Sir Michael Bonallack, standout amateur, former R&A secretary and World Golf Hall of Famer, dies at 88

September 26, 2023

Brian Morgan

There are clearly other contenders, but Sir Michael Bonallack, who has died Tuesday at age 88, has to be a big part of any debate concerning the man “most steeped in golf.” His list of achievements, honors and positions held by the always modest Englishman—surely Britain’s greatest-ever amateur golfer—within the game is both lengthy and astonishing.

In 1952, Bonallack won the British Boys Championship, a hint of what was to come. Five times he won the British Amateur title, a feat he repeated in the English Amateur. Nine times the Essex-native was part of the Great Britain & Ireland Walker Cup team, most memorably in 1971 when he captained the side to its only victory between 1938 and 1989 over the Old Course at St. Andrews. Seven times Bonallack played for GB&I in the World Amateur Team Championship for the Eisenhower Trophy. In that event, Bonallack was part of the winning GB&I team in 1964, two years before he would tie for low-individual honors.

A regular competitor in the Open Championship, in which he twice won the silver medal as leading amateur, he had a best showing of T-11 in 1959 at Muirfield, when he finished six shots behind the winner, Gary Player. Bonallack also played in three Masters, missing the cut each time.

If that array of achievement is not impressive enough, Bonallack, whose late wife, Angela was herself a two-time English Amateur champion and six-time Curtis Cup player, held a variety of important positions within golf administration.

Most famously, he was secretary of the Royal & Ancient Golf Club of St. Andrews from 1983 to 1999 and captain of golf’s most famous club in 2000. President of the English Golf Union in 1982, Bonallack held the same role at the British and International Golf Greenkeepers Association (BIGGA) and also served the One Armed Golfers Society and the Professional Golfers Association of Europe in the same capacity. Almost incidentally, he was Chairman of the advisory committee for the World Golf Hall of Fame, into which he was elected in 2000.

And there’s more. Awarded the Order of the British Empire in 1971 for services to golf, Bonallack was knighted in 1998. He was voted the Bobby Jones award in 1972, the highest honor bestowed by the United States Golf Association. Amongst the many clubs of which he was either a member or an honorary member was Augusta National.

"We are deeply saddened to hear of Sir Michael’s passing," said Martin Slumbers, R&A CEO and current secretary of the Royal & Ancient Golf Club. "He made a huge contribution to golf not only as one of the finest amateur golfers in the history of the sport but also as an extremely effective leader and administrator. Sir Michael was the outstanding amateur golfer of his era and his achievements in The Amateur Championship and the Walker Cup will truly stand the test of time. He led The Royal and Ancient Golf Club at a time of change and did so with great courage, enterprise and foresight. In recent years he continued to serve the sport through his work on Committees and I personally am extremely grateful for his gracious guidance and support.”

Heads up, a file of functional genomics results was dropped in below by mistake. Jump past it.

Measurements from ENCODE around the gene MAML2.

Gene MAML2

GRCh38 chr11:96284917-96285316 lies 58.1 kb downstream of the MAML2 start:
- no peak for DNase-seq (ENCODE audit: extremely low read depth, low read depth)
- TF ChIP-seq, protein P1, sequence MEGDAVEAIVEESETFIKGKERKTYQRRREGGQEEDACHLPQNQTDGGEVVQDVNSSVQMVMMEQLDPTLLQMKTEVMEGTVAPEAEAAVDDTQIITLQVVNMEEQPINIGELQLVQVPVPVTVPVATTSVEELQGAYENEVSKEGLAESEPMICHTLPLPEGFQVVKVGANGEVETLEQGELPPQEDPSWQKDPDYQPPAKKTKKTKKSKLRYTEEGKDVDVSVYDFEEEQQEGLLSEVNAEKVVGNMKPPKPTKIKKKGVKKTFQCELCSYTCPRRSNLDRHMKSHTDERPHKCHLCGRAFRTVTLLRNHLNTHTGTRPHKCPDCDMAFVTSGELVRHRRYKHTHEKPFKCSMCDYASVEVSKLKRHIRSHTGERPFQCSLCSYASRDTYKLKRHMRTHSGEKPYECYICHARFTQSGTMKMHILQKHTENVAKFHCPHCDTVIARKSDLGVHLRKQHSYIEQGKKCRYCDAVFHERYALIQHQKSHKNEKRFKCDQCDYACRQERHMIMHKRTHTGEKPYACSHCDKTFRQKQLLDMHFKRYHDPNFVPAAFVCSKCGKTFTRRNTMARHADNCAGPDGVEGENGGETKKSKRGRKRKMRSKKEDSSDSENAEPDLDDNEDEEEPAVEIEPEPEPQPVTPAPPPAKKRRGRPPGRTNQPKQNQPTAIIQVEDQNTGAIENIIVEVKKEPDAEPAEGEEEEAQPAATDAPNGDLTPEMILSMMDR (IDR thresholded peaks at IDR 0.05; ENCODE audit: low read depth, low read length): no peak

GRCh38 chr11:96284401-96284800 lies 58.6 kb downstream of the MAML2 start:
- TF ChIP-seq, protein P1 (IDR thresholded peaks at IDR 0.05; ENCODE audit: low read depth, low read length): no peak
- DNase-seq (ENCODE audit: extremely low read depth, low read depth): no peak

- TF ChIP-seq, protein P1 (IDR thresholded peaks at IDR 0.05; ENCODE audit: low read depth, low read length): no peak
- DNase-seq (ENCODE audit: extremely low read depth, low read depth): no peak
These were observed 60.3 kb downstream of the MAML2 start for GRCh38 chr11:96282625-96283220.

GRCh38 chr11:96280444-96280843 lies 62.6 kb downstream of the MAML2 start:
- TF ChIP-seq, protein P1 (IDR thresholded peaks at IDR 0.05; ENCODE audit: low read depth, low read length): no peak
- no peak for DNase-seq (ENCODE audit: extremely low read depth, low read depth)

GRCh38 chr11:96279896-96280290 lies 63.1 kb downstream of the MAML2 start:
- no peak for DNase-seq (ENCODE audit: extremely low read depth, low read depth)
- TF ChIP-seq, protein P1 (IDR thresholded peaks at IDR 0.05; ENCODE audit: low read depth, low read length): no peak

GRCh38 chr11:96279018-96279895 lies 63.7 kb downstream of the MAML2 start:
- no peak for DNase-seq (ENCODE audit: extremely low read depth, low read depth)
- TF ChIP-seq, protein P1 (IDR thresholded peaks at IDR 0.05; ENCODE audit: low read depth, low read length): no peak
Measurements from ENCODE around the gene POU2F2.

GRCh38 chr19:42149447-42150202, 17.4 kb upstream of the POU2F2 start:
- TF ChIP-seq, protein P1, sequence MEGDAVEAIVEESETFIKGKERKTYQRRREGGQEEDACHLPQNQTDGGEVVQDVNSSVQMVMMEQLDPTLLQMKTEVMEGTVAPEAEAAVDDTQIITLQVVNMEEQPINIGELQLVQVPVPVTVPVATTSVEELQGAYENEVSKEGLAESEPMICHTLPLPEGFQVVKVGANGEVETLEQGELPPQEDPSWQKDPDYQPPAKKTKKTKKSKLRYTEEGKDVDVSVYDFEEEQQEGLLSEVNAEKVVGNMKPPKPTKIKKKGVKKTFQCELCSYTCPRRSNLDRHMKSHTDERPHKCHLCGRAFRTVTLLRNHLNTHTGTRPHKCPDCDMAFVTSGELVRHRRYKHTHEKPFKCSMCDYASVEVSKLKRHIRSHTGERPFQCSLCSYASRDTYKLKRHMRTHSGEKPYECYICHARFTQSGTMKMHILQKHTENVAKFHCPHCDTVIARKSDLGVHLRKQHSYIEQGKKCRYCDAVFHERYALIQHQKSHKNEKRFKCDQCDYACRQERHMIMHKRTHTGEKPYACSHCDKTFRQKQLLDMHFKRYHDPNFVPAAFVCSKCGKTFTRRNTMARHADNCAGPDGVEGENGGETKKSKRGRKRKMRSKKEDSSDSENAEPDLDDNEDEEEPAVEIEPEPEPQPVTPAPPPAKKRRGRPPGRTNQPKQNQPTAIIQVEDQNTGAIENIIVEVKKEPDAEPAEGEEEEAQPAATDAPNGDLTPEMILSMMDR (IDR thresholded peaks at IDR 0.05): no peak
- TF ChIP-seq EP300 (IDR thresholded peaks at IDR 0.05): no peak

Arguably one of Bonallack's biggest golf accomplishments was captaining the Great Britain & Ireland to victory at the 1971 Walker Cup, the only time the GB&I side won the match between 1947 and 1987.


A regular rules official at major championships, Bonallack gave one of his most famous verdicts during a long ago Masters. Two-time champion Seve Ballesteros was looking for a dubious drop in the trees left of the 10th fairway. A discussion ensued, during which a second opinion was called for. Legend has it Bonallack appeared in a cart and, without slowing down never mind stopping, took one look at the situation before uttering an immortal two-word verdict: “hit it.”

An unassuming soul despite the many successes he enjoyed on and off the course, Bonallack also had a dry sense of humor. Playing in the 1979 Hampshire Hog, a one-day 36-hole event at North Hants Golf Club (where former U.S. Open champion Justin Rose grew up) Bonallack played while puffing on a previously unseen pipe. Having shot 67 in the morning to lead, he, along with his young Scottish playing partner, attracted a large gallery after lunch.

Then it happened. Just before driving off on a par 4, Bonallack tossed his pipe to the ground. Watching the subsequent drive, the inexperienced Scot then stepped forward onto said pipe and broke it in half.

“Ah,” said Bonallack, a thin smile on his face. “I shall have to take up cigarettes.”

But here’s the thing. Four years later, as R&A secretary, Bonallack wrote to the same by this time not quite so young Scot to inform him of his selection to represent GB&I at the Indian Amateur in New Delhi. The letter was typed and formally worded. Until the end. Under his signature, Bonallack had written in his own hand, “p.s. please don’t stand on any Indian snake charmer’s pipes.”

So I was forgiven. Like so many, I will miss Michael Bonallack, who, wheelchair-bound, was last seen in public attending the opening ceremony for last month’s Walker Cup at St. Andrews. But the game of golf he played so well and to which he gave so much, will surely miss him more.